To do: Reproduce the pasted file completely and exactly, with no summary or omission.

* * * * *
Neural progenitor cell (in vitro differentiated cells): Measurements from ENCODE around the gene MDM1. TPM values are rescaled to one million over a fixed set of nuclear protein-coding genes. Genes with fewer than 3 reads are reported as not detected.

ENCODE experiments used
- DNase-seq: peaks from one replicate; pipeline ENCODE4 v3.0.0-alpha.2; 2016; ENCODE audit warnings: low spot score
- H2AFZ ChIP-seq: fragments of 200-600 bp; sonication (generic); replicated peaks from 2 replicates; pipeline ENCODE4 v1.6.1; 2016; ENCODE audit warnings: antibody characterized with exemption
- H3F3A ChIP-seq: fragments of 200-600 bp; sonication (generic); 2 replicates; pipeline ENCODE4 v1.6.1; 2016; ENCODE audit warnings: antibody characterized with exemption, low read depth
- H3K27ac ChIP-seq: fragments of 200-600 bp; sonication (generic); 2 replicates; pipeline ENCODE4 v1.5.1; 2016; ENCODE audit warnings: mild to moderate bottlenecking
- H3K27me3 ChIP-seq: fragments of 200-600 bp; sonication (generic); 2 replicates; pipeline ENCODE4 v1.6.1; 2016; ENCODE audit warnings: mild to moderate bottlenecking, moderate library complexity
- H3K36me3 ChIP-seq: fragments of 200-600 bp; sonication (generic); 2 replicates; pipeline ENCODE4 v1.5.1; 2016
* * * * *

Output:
Neural progenitor cell (in vitro differentiated cells): Measurements from ENCODE around the gene MDM1. TPM values are rescaled to one million over a fixed set of nuclear protein-coding genes. Genes with fewer than 3 reads are reported as not detected.

ENCODE experiments used
- DNase-seq: peaks from one replicate; pipeline ENCODE4 v3.0.0-alpha.2; 2016; ENCODE audit warnings: low spot score
- H2AFZ ChIP-seq: fragments of 200-600 bp; sonication (generic); replicated peaks from 2 replicates; pipeline ENCODE4 v1.6.1; 2016; ENCODE audit warnings: antibody characterized with exemption
- H3F3A ChIP-seq: fragments of 200-600 bp; sonication (generic); 2 replicates; pipeline ENCODE4 v1.6.1; 2016; ENCODE audit warnings: antibody characterized with exemption, low read depth
- H3K27ac ChIP-seq: fragments of 200-600 bp; sonication (generic); 2 replicates; pipeline ENCODE4 v1.5.1; 2016; ENCODE audit warnings: mild to moderate bottlenecking
- H3K27me3 ChIP-seq: fragments of 200-600 bp; sonication (generic); 2 replicates; pipeline ENCODE4 v1.6.1; 2016; ENCODE audit warnings: mild to moderate bottlenecking, moderate library complexity
- H3K36me3 ChIP-seq: fragments of 200-600 bp; sonication (generic); 2 replicates; pipeline ENCODE4 v1.5.1; 2016